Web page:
Lori Loughlin Reportedly Terrified of Catching COVID-19 in Prison

Lori Loughlin is reportedly "anxious" about catching COVID-19 while serving her two-month sentence in prison at FCI-Dublin in Northern California for her role in the college admissions scandal. The Full House actress is "doing OK" while inside, a prison consultant with clients also serving time in Dublin told the Daily Mail Monday, but nervous about being infected with the coronavirus.

"She's not crying every night, but I have been told she has high anxiety," Holli Coulman said. "My clients who are there have said no crying but high anxiety — not about the prisoners but the COVID and the issues with that." According to the Bureau of Prisons, Dublin has had 16 positive tests return from the 326 administered, with 12 tests pending.

Loughlin surrendered to prison on Oct. 30 after pleading guilty back in May to conspiracy to commit wire and mail fraud. She is also required to pay a fine of $150,000 and complete 100 hours of community service upon release. On Nov. 19, Loughlin's husband, fashion designer Mossimo Giannulli, was booked into federal prison in Lompoc, California, where he’s serving five months on two fraud charges. He is also required to pay a $250,000 fine and perform 250 hours of community service after his release. Loughlin is scheduled to be released on Dec. 28, but she could be home for Christmas due to weekend and holiday procedures at the prison.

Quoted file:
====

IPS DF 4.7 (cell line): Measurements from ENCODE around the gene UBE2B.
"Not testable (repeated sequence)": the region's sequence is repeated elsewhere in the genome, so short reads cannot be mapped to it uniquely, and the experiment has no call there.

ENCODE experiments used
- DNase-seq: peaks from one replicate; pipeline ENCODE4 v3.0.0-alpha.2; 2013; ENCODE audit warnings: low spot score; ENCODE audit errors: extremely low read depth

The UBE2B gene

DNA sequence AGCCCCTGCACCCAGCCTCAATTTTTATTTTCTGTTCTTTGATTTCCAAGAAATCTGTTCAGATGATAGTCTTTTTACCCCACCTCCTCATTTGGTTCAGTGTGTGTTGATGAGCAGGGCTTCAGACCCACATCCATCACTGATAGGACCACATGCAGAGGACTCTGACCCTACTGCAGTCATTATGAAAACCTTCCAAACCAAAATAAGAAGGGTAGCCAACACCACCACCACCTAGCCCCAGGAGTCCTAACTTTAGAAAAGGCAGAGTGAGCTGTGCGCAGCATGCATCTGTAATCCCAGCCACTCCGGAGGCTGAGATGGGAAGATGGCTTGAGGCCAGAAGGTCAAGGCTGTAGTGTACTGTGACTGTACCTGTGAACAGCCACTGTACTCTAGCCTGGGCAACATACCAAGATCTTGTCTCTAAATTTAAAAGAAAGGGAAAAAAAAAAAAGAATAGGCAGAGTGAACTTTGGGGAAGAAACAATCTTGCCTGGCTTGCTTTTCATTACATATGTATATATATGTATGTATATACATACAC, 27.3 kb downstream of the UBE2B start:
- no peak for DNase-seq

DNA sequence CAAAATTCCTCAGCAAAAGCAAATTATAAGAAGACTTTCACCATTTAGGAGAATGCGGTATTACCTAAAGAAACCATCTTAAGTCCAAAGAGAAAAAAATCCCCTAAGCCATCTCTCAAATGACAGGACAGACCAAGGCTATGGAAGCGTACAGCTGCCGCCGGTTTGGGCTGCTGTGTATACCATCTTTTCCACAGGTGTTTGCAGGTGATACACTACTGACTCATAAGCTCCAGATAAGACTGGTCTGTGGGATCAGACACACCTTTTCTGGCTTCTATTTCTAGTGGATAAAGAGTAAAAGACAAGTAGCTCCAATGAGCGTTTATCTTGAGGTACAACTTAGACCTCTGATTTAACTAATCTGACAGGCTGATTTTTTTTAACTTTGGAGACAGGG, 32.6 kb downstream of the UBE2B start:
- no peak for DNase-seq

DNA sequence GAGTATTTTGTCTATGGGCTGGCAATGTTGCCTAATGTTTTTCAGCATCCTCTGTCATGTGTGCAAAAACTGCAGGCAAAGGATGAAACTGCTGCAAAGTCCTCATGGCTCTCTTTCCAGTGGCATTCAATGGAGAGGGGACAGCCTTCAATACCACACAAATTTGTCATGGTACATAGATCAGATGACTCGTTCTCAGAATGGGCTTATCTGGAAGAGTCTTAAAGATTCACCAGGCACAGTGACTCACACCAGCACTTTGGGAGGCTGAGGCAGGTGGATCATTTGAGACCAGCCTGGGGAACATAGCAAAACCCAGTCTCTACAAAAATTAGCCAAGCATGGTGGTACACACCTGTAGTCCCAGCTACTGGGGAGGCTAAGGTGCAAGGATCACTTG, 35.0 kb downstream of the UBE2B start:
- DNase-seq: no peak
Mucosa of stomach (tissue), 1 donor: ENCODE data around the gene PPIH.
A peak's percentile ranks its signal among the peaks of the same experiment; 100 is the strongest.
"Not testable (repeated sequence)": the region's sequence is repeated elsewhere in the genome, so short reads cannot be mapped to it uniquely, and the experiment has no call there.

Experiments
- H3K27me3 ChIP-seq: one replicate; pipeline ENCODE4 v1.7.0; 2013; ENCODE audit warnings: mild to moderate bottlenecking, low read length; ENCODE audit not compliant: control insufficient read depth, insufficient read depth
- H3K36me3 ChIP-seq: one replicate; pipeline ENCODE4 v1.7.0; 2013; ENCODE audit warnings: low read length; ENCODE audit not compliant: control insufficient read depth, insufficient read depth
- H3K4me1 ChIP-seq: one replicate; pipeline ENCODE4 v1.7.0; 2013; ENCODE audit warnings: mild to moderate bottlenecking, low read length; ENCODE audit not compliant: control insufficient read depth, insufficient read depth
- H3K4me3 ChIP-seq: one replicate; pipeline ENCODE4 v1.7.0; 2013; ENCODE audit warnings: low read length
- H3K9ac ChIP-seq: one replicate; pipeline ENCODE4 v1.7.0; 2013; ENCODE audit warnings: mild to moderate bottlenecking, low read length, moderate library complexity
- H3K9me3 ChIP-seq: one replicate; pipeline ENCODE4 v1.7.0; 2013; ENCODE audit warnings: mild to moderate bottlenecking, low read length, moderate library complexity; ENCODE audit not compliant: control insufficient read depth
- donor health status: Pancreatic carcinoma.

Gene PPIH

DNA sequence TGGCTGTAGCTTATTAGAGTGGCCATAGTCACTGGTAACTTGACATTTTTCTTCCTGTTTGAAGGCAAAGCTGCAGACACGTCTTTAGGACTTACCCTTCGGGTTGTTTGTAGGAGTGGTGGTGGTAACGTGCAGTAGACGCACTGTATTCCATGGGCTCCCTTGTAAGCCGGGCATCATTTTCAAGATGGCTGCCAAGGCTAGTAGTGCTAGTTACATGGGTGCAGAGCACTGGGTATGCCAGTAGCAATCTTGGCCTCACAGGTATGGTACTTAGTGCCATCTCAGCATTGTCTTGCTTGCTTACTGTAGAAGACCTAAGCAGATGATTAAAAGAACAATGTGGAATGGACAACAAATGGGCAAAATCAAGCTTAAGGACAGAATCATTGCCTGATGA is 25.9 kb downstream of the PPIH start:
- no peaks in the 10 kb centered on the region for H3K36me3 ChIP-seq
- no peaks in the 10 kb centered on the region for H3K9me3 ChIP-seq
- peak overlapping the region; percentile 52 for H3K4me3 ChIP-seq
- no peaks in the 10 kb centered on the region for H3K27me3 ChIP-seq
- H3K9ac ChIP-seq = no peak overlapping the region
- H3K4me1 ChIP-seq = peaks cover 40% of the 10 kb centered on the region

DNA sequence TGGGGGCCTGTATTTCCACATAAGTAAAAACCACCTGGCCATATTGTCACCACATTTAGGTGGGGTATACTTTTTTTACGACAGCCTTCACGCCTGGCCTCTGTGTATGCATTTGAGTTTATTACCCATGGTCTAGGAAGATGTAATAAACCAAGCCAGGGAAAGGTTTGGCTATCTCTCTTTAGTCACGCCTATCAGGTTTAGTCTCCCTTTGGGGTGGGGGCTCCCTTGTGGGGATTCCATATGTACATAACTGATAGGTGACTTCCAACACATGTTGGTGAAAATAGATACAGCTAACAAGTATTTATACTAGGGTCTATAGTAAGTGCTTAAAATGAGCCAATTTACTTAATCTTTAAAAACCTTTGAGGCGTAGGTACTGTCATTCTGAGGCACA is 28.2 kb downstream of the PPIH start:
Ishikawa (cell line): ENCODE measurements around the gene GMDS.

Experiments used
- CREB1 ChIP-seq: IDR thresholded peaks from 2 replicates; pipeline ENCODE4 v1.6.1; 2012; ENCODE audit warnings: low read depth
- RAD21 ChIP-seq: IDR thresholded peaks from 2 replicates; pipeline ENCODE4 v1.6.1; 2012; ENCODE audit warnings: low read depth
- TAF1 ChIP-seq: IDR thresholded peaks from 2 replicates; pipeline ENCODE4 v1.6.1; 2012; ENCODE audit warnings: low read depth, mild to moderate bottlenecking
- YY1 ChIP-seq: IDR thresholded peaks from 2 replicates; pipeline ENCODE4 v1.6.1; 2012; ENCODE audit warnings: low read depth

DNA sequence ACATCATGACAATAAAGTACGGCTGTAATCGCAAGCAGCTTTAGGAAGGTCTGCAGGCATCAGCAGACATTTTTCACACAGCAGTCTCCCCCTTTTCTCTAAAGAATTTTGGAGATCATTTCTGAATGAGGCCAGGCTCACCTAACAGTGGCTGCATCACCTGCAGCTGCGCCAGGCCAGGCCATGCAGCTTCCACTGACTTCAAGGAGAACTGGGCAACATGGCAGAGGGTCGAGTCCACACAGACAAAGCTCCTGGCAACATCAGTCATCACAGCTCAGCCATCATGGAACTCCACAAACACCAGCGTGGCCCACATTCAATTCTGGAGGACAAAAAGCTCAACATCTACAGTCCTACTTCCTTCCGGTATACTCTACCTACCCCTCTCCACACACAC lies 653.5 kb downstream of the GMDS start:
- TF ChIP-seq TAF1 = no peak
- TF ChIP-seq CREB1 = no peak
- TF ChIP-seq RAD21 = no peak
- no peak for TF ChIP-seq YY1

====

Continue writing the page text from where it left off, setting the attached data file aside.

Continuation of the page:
While both of their parents are in prison, daughters Olivia Jade Giannulli, 21, and Isabella Rose Giannulli, 22, are living a "nightmare," a family insider told PEOPLE Monday. "They were very upset when they said goodbye to Lori. But to have both of their parents now in prison at the same time is very upsetting," they said. "They can't wait to have their mom home in December, though. They try to focus on this."

During Loughlin's August sentencing, she told the court she had made an "awful decision" to give her daughters an "unfair advantage" by getting them fraudulently admitted to the University of Southern California. "In doing so, ignored my intuition and allowed myself to be swayed from my moral compass," she said in court after pleading guilty. "I thought I was acting out of love for my children, but in reality, I had only undermined and diminished my daughters' abilities and accomplishments." The When Calls the Heart actress added she would "go back and do things differently" if it was possible but would now "take responsibility and move forward."